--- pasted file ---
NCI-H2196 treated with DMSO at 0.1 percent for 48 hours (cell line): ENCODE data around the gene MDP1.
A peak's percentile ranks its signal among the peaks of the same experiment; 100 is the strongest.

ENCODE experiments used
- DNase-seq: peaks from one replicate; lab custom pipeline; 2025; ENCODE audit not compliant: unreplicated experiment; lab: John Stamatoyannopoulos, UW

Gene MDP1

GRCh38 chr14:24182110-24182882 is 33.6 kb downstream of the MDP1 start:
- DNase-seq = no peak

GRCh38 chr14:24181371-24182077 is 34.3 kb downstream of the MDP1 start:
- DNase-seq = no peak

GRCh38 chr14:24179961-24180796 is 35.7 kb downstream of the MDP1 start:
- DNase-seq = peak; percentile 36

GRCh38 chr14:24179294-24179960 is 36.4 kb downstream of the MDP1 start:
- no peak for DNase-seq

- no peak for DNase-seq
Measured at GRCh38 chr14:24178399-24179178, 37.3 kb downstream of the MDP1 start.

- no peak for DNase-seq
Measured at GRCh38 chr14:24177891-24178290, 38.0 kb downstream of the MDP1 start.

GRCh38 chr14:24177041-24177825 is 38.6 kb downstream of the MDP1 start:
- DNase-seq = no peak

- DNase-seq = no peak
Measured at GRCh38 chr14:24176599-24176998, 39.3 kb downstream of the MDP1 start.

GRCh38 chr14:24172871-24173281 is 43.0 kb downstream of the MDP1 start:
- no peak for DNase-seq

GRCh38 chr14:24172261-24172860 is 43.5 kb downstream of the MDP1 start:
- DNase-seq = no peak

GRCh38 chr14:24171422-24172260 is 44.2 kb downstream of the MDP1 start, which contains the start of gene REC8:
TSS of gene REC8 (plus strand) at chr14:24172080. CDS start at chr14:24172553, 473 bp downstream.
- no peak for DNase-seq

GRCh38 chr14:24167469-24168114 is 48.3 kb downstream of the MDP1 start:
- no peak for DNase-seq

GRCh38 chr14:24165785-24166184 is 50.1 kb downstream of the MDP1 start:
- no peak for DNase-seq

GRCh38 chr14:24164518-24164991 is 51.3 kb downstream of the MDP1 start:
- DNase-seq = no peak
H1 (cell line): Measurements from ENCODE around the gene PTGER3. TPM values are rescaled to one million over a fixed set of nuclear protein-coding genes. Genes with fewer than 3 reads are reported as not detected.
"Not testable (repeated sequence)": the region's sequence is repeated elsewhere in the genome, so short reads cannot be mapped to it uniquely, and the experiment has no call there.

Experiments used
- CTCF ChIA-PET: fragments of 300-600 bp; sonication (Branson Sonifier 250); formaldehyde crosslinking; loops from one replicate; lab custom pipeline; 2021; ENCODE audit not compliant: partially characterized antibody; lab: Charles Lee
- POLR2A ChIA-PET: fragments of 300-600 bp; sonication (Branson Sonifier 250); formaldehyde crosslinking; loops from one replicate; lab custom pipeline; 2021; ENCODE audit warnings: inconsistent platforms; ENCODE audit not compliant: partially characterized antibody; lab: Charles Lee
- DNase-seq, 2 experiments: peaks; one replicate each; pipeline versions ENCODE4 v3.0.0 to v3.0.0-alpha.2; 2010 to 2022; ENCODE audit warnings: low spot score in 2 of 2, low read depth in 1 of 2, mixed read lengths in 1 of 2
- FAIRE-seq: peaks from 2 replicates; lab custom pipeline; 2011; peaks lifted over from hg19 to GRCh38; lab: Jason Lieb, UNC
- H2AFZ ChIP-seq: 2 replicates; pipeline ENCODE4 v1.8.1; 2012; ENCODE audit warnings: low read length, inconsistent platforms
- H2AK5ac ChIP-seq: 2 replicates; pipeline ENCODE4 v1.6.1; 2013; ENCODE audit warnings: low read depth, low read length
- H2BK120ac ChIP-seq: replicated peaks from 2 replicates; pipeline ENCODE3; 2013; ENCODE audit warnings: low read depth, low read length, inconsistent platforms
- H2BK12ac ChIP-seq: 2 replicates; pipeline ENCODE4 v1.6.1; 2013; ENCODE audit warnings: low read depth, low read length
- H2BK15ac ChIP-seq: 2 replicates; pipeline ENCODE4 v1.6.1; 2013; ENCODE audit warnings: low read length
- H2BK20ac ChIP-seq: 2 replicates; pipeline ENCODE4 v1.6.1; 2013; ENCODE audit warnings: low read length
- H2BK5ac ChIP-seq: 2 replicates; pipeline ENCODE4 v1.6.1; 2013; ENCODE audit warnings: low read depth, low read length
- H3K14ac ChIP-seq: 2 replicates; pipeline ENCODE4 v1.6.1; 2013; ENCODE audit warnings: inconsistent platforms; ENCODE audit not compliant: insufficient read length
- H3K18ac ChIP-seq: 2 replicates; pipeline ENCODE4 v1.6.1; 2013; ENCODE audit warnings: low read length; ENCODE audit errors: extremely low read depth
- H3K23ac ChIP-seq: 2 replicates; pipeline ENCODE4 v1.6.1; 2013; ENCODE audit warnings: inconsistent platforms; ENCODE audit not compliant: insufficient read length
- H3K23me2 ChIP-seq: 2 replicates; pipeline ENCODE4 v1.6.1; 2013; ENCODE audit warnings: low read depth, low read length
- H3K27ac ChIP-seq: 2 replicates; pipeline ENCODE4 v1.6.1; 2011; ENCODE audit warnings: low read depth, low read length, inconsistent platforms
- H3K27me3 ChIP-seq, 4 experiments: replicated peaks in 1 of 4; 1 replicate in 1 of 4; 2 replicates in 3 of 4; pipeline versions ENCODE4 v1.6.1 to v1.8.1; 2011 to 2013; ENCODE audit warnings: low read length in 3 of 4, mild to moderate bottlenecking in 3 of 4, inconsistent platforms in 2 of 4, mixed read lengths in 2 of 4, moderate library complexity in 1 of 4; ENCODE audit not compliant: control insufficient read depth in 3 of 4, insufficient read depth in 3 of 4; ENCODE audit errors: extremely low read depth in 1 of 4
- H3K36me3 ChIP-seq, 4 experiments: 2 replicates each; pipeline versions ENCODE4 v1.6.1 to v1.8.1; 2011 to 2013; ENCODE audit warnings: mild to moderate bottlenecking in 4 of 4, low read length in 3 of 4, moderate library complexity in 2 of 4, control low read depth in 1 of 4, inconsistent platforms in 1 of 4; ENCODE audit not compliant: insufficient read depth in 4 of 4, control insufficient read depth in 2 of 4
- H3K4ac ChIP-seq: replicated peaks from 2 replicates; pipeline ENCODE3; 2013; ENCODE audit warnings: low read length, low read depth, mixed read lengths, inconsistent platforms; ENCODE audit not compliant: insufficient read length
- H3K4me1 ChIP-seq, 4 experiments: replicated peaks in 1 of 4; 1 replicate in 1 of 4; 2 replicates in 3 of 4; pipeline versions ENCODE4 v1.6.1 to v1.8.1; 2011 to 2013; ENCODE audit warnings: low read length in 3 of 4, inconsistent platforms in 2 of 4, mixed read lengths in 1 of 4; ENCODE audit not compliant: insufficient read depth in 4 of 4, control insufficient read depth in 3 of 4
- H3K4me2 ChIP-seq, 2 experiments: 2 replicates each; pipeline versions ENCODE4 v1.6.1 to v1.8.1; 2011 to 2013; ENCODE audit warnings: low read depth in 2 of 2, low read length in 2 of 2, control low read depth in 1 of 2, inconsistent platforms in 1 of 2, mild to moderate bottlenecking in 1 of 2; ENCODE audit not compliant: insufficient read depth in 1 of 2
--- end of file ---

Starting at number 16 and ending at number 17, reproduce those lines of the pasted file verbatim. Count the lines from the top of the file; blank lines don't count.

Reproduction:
- no peak for DNase-seq
Measured at GRCh38 chr14:24177891-24178290, 38.0 kb downstream of the MDP1 start.